Recent quotes:

After the Fact - The New Yorker

The past has not been erased, its erasure has not been forgotten, the lie has not become truth. But the past of proof is strange and, on its uncertain future, much in public life turns. In the end, it comes down to this: the history of truth is cockamamie, and lately it’s been getting cockamamier.

Conjunctions Archive: "Theses on Monsters," by China Mieville, Conjunctions:59, Colloquy (Fall 2012)

6. Epochs throw up the monsters they need. History can be written of monsters, and in them. We experience the conjunctions of certain werewolves and crisis-gnawed feudalism, of Cthulhu and rupturing modernity, of Frankenstein’s and Moreau’s made things and a variably troubled Enlightenment, of vampires and tediously everything, of zombies and mummies and aliens and golems/robots/clockwork constructs and their own anxieties. We pass also through the endless shifts of such monstrous germs and antigens into new wounds. All our moments are monstrous moments. 7. Monsters demand decoding, but to be worthy of their own monstrosity, they avoid final capitulation to that demand. Monsters mean something, and/but they mean everything, and/but they are themselves and irreducible. They are too concretely fanged, toothed, scaled, fire-breathing, on the one hand, and too doorlike, polysemic, fecund, rebuking of closure, on the other, merely to signify, let alone to signify one thing. Any bugbear that can be completely parsed was never a monster, but some rubber-mask-wearing Scooby-Doo villain, a semiotic banality in fatuous disguise. It is a solution without a problem.

The Rehabilitationists: The Libertarian Movement to Undo the New Deal | The New Republic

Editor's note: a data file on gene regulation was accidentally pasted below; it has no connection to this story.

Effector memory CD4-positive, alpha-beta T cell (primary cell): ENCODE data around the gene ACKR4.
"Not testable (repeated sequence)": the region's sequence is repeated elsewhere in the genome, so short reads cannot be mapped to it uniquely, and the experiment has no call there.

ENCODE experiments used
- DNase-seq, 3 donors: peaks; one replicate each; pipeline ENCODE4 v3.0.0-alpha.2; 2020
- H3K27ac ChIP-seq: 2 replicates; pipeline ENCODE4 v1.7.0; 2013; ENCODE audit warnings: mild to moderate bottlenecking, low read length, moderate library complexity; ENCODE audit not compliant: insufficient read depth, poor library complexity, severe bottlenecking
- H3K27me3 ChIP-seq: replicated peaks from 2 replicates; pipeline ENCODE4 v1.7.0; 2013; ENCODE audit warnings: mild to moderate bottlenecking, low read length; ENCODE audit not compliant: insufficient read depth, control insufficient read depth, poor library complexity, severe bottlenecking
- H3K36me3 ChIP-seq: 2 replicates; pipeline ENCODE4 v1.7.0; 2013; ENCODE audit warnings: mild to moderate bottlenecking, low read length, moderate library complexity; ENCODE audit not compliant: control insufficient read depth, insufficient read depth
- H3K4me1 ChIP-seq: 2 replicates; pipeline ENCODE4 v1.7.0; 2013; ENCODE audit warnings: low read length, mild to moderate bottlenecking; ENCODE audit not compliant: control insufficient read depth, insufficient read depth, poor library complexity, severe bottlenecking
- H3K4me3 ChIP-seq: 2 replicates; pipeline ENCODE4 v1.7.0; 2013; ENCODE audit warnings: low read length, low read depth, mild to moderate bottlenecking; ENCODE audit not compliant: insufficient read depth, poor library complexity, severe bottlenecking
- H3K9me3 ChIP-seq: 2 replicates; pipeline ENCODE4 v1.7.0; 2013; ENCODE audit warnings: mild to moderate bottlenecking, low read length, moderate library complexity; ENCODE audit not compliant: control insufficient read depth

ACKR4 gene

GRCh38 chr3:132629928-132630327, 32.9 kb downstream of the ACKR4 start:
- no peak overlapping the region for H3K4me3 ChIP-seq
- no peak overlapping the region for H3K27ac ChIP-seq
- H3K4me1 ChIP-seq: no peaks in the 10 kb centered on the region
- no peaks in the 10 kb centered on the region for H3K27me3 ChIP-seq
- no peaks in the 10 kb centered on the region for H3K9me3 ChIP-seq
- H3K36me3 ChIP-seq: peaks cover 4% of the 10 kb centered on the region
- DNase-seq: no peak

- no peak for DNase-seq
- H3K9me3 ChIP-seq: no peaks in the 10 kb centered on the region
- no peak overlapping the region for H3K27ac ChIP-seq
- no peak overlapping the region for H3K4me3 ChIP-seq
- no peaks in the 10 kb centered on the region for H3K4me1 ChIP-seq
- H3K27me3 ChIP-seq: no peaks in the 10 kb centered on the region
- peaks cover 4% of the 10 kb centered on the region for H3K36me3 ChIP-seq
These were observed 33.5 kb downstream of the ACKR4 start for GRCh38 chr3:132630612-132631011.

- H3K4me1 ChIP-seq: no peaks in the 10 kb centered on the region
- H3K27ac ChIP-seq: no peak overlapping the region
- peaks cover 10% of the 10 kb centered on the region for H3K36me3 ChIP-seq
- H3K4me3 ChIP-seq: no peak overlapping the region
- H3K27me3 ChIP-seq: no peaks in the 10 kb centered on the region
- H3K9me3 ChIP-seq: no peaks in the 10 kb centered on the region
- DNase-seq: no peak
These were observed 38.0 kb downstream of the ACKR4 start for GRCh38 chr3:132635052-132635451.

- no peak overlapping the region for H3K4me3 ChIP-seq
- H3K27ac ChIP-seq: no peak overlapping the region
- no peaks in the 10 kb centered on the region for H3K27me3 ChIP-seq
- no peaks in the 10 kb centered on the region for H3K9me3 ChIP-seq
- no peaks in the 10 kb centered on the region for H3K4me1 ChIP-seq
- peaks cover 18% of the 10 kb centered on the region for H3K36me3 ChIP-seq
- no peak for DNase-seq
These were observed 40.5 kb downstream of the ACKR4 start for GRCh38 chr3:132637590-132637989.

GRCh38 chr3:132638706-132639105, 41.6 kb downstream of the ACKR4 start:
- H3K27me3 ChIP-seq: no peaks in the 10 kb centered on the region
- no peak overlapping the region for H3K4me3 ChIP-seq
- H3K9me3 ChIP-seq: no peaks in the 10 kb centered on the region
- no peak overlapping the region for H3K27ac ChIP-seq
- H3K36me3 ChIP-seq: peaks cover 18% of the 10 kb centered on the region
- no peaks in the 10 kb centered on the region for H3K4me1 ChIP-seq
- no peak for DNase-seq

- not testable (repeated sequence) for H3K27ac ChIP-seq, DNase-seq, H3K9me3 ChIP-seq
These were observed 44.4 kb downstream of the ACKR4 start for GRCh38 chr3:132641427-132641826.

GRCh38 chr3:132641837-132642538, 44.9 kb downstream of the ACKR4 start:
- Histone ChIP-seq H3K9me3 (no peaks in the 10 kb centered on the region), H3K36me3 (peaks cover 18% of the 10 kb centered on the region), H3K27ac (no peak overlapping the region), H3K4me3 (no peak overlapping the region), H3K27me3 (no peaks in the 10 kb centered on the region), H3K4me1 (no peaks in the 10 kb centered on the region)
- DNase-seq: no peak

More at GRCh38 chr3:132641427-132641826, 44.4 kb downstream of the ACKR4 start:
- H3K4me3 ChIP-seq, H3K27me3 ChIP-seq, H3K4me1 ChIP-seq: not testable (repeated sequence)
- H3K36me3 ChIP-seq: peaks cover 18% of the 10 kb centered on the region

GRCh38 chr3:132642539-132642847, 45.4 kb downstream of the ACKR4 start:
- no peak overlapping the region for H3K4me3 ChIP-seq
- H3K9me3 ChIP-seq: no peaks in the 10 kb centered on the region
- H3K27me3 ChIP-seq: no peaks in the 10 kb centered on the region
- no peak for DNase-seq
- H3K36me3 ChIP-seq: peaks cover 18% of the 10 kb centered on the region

“Selecting judges with the judicial mindset of ‘judicial restraint’ and ‘deference’ to the majoritarian branches leads to the results we witnessed,” Barnett warned in another Volokh Conspiracy post this summer, after Roberts once again saved the health care law. To Barnett, the proper role for judges isn’t modest or deferential at all, and it’s time for Republicans to start promoting conservatives who will embrace a more activist approach on the bench. “If conservative Republicans want a different performance from the judiciary in the future,” Barnett argued, “they must vet their presidential candidates to see whether they understand this point.”

The Radical Humanism of David Simon -- Vulture

The kind of storytelling that Simon champions is stubborn, earnest, wise, and informed, but most of all, it’s idealistic, in the most basic way. This attitude embodies one of the foundational presumptions of democracy: that all people are created equal and endowed by their creator with certain inalienable rights. Call it corny or unrealistic or whatever you like: It’s as necessary for the survival of the United States as clean air and water and decent places in which to live. We aren’t supposed to care about other people because they look or talk like us or share our values, Simon’s work tells us. We’re supposed to care because they’re people, and life is short, and we’re all in it together.

Vaka Rangi

Part of Vaka Rangi, the most important part (for me at least), is about making peace with a huge portion of my past, trying to understand fully the role it played in shaping the person I became, but also in a sense laying it to rest in order to move beyond it. My life since beginning this project has been a positively uncanny example of life imitating art in this case, and I was just thinking earlier about how disappointed I've been in this run of stories; how so many of them fell short of the (in hindsight inevitably) overinflated memories I ascribed to them. It's a continually dispiriting process for me to keep seeing just how much I personally projected onto this particular bit of pop culture ephemera from the late 1980s and early 1990s. And yet even so I can't shake my loyalty to certain things about it, or at the very least least to the process of growth and self-discovery it will forever be linked to in my mind.